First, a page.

I’ve been a writer for quite a while. In fact, I’ve been keeping a personal journal since I was 8 years old. I’m much older than that now, so that makes an awful lot of volumes of hand written journals. I’ve got black leather journals, and red leather journals. I’ve got journals with red courdoroyand I’ve got cork covered journals. I probably have about fifty (50) volumes of my personal journal at this point, but honestly I’ve lost count. (Uh, I don’t write one volume a year so don’t go thinking that I’m 58 years old or something. I’m not.)

Sometimes I go back and read my journals and re-live parts of my life, other times I just have to get something down on paper that I want to remember and I just write it out. It’s nice to read about some of my traveling adventures, or personal achievements, and it’s painful to read about when my father died. Still, it’s all in there for posterity, I suppose.

So, as I’ve said, I’ve been writing this personal journal forever. But I didn’t mention that I have also written extensive amounts of poetry too. The poems on my “Poems” page on this blog were published when I was in college. In fact, they were written when I helped edit The Anthologist, which was published by Rutgers, where I went to school. No, that’s not true, I went to Douglas College an all-girls school, which was a part of Rutgers University. But I participated in The Anthologist on the Rutgers Campus, with three other kids from Rutgers.

I loved those kids, especially my very dear friend Scott Nicolay, who I met in a Senior Seminar on James Joyce. Our professor was kind of wacky, and Scott and I both loved that class. That’s where we bonded. Eventually Scott moved to New Mexico and got a job teaching English on an Indian Reservation. Then he fell in love with an American Indian woman, got married and they had two children.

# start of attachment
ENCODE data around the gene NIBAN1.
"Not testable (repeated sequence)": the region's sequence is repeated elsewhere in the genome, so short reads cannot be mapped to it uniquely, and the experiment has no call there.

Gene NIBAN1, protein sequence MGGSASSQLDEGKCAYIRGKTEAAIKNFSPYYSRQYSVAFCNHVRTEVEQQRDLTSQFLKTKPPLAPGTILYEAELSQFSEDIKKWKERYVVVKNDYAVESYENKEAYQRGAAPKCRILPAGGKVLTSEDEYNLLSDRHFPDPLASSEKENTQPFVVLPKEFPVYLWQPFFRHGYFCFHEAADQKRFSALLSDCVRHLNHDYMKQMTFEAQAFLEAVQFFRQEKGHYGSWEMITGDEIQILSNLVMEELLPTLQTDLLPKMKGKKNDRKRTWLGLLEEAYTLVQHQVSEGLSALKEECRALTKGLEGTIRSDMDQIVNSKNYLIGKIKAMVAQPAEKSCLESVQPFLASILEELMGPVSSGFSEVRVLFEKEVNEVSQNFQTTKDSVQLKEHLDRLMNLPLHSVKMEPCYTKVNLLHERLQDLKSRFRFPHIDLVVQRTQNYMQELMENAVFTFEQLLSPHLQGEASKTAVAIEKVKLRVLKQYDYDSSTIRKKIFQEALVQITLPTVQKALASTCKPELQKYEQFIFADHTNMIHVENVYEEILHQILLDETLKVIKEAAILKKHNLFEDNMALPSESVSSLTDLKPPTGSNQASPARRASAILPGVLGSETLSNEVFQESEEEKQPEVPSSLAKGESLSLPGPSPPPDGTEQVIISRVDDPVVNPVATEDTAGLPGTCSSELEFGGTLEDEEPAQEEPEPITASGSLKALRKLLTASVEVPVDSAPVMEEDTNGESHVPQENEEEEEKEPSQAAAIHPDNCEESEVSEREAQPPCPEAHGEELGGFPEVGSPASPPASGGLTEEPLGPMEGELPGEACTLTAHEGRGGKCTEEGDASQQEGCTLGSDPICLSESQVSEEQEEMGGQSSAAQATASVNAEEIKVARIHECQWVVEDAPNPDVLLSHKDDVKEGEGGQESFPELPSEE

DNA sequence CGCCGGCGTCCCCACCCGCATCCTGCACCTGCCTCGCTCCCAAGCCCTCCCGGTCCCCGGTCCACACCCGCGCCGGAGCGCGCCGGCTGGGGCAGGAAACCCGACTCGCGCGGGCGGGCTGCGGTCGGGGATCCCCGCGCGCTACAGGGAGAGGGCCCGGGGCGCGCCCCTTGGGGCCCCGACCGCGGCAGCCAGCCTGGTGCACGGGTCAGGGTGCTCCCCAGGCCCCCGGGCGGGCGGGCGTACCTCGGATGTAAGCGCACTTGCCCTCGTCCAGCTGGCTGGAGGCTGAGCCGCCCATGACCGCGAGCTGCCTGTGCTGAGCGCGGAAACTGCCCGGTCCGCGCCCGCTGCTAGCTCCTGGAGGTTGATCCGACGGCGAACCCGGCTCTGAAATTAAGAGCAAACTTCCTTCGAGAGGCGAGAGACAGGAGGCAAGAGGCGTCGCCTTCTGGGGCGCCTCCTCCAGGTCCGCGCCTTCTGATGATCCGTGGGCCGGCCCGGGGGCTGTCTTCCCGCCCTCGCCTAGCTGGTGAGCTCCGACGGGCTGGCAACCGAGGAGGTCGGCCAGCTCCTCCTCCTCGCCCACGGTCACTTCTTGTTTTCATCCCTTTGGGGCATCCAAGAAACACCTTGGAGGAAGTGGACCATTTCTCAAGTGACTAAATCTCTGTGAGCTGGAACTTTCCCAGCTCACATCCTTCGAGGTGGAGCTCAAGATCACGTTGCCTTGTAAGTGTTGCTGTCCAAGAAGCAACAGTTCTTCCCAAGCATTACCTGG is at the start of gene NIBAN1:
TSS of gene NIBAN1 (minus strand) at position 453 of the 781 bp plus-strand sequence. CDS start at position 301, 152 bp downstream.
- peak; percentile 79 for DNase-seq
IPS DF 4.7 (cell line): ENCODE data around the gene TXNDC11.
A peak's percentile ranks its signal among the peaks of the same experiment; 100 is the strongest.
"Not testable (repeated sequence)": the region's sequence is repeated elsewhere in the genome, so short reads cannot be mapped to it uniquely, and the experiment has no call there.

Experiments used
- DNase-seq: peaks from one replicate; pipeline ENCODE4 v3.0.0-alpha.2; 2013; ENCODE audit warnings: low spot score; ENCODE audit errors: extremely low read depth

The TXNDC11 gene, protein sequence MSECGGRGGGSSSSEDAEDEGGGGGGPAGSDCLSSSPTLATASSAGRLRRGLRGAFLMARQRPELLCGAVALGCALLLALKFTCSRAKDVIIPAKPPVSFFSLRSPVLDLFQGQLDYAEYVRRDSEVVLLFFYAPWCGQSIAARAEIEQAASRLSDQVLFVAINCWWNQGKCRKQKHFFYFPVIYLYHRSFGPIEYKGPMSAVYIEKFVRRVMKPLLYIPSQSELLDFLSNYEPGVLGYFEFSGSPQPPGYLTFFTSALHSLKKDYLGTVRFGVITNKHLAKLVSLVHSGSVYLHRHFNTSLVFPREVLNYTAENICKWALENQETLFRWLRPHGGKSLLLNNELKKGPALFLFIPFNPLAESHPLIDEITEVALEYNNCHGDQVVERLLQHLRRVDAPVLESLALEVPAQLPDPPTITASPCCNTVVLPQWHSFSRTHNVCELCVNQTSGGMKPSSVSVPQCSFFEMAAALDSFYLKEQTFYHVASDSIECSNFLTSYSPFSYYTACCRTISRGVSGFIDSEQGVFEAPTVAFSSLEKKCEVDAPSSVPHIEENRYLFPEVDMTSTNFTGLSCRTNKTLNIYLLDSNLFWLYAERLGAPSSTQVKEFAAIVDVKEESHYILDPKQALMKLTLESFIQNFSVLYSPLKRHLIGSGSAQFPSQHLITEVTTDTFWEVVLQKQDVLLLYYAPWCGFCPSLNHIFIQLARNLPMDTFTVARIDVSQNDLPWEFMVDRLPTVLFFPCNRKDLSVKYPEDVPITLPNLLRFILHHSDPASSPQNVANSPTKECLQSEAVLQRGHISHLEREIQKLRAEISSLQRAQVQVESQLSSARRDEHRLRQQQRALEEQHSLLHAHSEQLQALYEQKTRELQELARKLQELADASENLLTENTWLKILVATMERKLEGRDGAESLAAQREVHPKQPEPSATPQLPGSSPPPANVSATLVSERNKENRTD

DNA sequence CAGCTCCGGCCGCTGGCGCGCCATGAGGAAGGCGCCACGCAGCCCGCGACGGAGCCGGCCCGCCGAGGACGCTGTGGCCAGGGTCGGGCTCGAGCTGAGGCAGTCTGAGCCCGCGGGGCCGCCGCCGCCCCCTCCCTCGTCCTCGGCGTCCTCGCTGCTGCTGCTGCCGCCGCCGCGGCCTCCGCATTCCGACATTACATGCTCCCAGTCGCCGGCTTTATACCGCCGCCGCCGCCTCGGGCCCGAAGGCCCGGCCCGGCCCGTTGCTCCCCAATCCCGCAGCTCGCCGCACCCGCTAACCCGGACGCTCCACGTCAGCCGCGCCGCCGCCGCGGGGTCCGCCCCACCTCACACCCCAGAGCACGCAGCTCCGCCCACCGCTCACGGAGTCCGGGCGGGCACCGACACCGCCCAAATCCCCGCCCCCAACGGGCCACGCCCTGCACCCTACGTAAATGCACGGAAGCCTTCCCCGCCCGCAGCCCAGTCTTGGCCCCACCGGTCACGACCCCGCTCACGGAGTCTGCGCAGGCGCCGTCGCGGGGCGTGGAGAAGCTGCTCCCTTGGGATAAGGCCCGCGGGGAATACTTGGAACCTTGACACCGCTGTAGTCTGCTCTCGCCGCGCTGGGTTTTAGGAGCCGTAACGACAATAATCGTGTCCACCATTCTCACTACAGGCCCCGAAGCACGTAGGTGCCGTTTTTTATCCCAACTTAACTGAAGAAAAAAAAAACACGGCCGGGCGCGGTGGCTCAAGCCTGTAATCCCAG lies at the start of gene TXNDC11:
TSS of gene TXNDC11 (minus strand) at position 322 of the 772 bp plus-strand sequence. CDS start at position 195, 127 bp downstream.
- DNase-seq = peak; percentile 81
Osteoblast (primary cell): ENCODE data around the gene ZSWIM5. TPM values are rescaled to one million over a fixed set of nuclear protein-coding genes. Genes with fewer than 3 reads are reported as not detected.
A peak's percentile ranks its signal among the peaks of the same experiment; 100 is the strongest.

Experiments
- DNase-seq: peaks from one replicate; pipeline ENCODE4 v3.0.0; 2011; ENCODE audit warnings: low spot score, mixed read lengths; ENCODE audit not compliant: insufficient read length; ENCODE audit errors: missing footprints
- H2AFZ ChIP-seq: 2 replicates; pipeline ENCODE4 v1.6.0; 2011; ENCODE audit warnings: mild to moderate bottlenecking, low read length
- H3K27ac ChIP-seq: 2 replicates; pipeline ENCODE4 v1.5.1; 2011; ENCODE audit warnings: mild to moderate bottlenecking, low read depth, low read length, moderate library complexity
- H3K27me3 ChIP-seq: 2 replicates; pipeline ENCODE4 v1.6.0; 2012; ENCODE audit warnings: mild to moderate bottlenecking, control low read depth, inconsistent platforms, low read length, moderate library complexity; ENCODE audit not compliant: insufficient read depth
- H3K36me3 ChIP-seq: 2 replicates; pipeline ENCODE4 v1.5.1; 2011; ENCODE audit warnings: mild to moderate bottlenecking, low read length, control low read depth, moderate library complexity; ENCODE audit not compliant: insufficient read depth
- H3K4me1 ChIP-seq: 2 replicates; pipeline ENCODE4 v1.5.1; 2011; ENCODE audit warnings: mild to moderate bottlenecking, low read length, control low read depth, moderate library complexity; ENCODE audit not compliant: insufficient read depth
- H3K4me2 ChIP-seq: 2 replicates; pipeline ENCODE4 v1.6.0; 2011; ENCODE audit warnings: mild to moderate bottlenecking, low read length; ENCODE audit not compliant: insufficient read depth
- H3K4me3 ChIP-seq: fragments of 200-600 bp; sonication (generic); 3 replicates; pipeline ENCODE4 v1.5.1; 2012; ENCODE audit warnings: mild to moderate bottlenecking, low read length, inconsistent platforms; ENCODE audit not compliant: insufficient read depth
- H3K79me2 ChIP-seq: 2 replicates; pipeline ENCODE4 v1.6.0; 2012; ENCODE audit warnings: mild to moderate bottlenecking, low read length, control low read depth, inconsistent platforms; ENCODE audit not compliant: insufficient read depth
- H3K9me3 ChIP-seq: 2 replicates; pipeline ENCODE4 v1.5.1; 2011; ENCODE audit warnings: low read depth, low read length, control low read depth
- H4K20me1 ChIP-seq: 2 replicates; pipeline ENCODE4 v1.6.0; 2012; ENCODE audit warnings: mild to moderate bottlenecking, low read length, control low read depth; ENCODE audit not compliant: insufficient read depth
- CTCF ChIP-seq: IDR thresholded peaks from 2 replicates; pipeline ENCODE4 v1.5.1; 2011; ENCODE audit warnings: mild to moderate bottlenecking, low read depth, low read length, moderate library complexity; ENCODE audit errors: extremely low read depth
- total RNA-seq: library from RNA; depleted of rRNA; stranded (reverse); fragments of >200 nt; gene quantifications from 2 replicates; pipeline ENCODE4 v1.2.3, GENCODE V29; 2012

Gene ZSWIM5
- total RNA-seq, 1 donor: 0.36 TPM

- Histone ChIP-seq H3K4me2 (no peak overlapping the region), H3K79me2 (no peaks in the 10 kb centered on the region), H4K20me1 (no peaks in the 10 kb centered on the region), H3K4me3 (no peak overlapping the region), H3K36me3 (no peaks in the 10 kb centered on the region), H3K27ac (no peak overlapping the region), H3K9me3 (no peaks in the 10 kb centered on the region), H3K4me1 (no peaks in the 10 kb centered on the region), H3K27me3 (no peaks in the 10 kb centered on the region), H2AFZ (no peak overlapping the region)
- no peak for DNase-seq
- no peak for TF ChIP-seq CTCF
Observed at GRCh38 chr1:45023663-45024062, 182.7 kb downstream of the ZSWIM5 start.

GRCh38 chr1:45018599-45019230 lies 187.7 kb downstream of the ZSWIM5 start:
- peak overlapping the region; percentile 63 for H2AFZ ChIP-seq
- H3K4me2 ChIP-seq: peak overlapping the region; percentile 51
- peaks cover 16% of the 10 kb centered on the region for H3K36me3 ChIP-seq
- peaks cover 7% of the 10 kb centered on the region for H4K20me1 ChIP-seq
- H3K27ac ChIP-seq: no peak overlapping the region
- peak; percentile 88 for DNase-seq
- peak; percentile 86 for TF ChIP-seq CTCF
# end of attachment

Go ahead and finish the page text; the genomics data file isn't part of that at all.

Before he moved west, Scott publish his own journal, called American Standard. American Standard was handmade, something he photocopied himself, then mailed to all his friends. Scott had a massive writing talent.

Another one of the “kids” at the time was Leslie Wheeler, who has gone on to acclaim as a poet. I think she is teaching poetry these days too, but I haven’t spoken to her since our college days. I’d love to reconnect with her.

Like Scott and Leslie, I got my undergrad degree in English Literature. My major emphasis was on American and British poetry. I love Wallace Stevens, Gerard Manley Hopkins, Adrienne Rich, Wm Butler Yeats, Anne Sexton, Marilyn Hacker, Langston Hughes, TS Eliot, blah blah blah. You get the idea.

So given my experiences as an undergrad, I recently went back to look at my poetry journals from that time period to see what I was writing. I found a bunch of poems that were sentimental, over-wrought things. Then there were others that were image poems, and some of the lines were pretty good. And after sifting through even more, I came across Alarm Clock.

I wrote Alarm Clock in 1985, and when I re-read it as my adult self I thought it wasn’t half bad. Reading it brought me back to my earlier days as a writer, and my love of alliteration for instance, and it made me remember how much time I spent writing then. I envy that of my younger self these days.

As long as I’m being honest, I’m going to come clean. When I rediscovered Alarm Clock I sent it around to see if anyone would print it. I got some nice feedback from some editors, but no one wanted to publish it. I’m okay with that though. Alarm Clock is as much a sentimental journey in time for me as it is a single poem. It represents something about who I was, and who I still am, even if that earlier self is more deeply buried inside now.

Anyhow, here it is, a portrait of me as a young writer, circa 1985.

Alarm Clock

The hum hung in the air. It buzzed, it sang there like destiny. A simple white job, it didn’t even glow in the dark. It only reminded one of the time in the open-aired daylight. It was raw and blatant and it hummed. A sort of thrumming electric hum, it never stopped. It reminded one of the unpleasant shock that would strip one of the layer of sleep the next morning. It foreshadowed this stinging shock; it thrummed. And as it stung, it steadily stung, this thrumming stung one’s ears, surely one felt it. It hung in the air, that hum. And so it sat, white and buzzing, white and singing like pure destiny. It sat, happily sat, electrically stinging one’s ears, knowing it would thrum like a drum in the morning, knowing it would incessantly thrum until one bolted upright and smashed down that little button to make that loud stinging hum stop. No one wanted something so blatantly white and pure like destiny to remind one so incessantly of the thrum. No, no one did.